• Highlight trees: Whether illumined from below or given presence by a light mounted in the tree itself, trees make stunning features.
  • Use uplights: Uplighting is dramatic because we expect light to shine downward. Used in moderation, it’s a great way to highlight architectural and landscaping features.
  • Have a focus: The entryway is often center stage, a way of saying, “Welcome, this way in.”
  • Combine beauty and function: For example, adding lighting to plantings along a pathway breaks up the “runway” look of too many lights strung alongside a walk.
  • Vary the fixtures: While the workhorses are spots and floods, designers turn to a wide range of fixtures, area lights, step lights, and bollards or post lights.
  • Stick to warm light: A rainbow of colors are possible, but most designers avoid anything but warm white light, preferring to showcase the house and its landscape rather than create a light show.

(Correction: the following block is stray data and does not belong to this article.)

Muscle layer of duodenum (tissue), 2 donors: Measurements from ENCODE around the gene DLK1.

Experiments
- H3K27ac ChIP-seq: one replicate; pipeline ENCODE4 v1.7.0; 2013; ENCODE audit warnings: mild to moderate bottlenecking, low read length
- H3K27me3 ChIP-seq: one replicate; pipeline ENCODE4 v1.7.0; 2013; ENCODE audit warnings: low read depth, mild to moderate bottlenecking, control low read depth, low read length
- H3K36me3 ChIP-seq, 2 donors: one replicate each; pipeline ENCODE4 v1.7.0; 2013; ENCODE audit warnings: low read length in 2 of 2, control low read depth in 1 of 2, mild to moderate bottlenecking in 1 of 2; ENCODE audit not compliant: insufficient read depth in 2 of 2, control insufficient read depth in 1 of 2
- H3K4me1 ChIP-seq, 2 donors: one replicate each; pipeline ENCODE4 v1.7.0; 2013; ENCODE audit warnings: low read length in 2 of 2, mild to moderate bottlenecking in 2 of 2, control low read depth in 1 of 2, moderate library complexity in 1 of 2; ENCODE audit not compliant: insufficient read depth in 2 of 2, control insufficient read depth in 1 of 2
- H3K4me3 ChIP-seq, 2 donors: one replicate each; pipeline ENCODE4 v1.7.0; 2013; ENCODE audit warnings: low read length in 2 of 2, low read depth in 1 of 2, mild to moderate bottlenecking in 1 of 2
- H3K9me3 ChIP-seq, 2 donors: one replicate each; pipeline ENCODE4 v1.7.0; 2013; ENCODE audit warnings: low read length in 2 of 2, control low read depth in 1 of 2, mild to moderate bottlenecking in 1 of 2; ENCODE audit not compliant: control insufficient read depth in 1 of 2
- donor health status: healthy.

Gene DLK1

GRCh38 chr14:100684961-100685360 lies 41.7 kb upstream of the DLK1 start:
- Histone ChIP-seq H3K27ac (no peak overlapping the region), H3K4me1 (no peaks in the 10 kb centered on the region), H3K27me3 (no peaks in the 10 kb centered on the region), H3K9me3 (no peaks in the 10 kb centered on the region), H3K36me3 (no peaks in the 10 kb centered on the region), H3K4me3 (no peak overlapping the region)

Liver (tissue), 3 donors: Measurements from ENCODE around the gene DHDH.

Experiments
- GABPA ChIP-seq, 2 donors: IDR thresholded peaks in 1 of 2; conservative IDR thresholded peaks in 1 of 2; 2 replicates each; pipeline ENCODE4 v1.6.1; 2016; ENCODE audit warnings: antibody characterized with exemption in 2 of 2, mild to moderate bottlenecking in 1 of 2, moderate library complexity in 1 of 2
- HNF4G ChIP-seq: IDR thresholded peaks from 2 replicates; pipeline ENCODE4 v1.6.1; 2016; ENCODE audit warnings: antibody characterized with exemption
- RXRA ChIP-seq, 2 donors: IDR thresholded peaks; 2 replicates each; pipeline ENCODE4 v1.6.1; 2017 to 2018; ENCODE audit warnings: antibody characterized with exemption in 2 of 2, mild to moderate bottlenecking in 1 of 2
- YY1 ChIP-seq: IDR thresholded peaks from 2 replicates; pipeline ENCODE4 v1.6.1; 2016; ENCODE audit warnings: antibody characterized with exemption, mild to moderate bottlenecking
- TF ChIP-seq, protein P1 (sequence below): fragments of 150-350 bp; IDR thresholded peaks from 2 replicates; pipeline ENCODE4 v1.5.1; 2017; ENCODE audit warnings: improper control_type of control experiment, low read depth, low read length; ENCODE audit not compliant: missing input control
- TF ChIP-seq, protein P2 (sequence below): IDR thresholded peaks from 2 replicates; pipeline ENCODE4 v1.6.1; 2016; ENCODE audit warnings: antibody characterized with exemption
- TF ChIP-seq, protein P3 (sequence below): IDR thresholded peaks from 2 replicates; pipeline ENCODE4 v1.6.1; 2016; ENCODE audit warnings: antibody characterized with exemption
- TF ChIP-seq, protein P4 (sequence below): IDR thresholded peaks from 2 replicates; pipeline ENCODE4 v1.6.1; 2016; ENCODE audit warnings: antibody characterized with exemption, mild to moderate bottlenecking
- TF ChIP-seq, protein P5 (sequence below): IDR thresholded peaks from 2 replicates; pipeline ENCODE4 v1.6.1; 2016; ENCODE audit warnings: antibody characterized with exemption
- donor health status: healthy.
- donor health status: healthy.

• Orchestrate: A timer, with confirmation from a photocell, brings the display to life as the sun sets. At midnight it shuts shut down everything but security lighting. Some homeowners even set the timer to light things up an hour or so before dawn.

Adding safety and security
Falls are the foremost cause of home injury, according to the Home Safety Council. Outdoors, stair and pathway lighting help eliminate such hazards.
Often safety and security can be combined. For example, motion-detecting security lighting mounted near the garage provides illumination when you get out of your car at night; the same function deters intruders. Motion detecting switches can also be applied to landscape lighting to illumine shadowy areas should anyone walk nearby.
Even the moonlight effect has a security function: Soft, overall landscape lighting eliminates dark areas that might hide an intruder, exposing any movement on your property. Overly bright lights actually have a negative effect, creating undesirable pockets of deep shadow.
Switching to LEDs